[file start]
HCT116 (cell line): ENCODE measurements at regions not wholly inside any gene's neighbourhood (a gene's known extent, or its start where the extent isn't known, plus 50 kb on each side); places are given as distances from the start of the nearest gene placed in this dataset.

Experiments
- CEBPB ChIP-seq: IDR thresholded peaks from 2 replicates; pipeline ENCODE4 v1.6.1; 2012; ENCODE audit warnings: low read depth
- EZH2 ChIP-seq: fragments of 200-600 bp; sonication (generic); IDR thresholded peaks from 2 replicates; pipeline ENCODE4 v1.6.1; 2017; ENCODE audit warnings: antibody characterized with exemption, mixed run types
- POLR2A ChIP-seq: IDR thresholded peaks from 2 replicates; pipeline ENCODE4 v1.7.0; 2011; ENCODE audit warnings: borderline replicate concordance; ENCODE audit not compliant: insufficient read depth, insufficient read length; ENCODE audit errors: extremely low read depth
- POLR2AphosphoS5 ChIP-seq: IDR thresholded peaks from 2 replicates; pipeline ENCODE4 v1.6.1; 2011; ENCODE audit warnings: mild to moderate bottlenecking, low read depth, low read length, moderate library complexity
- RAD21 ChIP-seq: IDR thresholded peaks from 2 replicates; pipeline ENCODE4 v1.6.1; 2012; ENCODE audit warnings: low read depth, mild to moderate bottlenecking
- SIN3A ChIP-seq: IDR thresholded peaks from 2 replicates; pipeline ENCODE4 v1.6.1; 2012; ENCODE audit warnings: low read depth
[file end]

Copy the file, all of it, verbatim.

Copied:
HCT116 (cell line): ENCODE measurements at regions not wholly inside any gene's neighbourhood (a gene's known extent, or its start where the extent isn't known, plus 50 kb on each side); places are given as distances from the start of the nearest gene placed in this dataset.

Experiments
- CEBPB ChIP-seq: IDR thresholded peaks from 2 replicates; pipeline ENCODE4 v1.6.1; 2012; ENCODE audit warnings: low read depth
- EZH2 ChIP-seq: fragments of 200-600 bp; sonication (generic); IDR thresholded peaks from 2 replicates; pipeline ENCODE4 v1.6.1; 2017; ENCODE audit warnings: antibody characterized with exemption, mixed run types
- POLR2A ChIP-seq: IDR thresholded peaks from 2 replicates; pipeline ENCODE4 v1.7.0; 2011; ENCODE audit warnings: borderline replicate concordance; ENCODE audit not compliant: insufficient read depth, insufficient read length; ENCODE audit errors: extremely low read depth
- POLR2AphosphoS5 ChIP-seq: IDR thresholded peaks from 2 replicates; pipeline ENCODE4 v1.6.1; 2011; ENCODE audit warnings: mild to moderate bottlenecking, low read depth, low read length, moderate library complexity
- RAD21 ChIP-seq: IDR thresholded peaks from 2 replicates; pipeline ENCODE4 v1.6.1; 2012; ENCODE audit warnings: low read depth, mild to moderate bottlenecking
- SIN3A ChIP-seq: IDR thresholded peaks from 2 replicates; pipeline ENCODE4 v1.6.1; 2012; ENCODE audit warnings: low read depth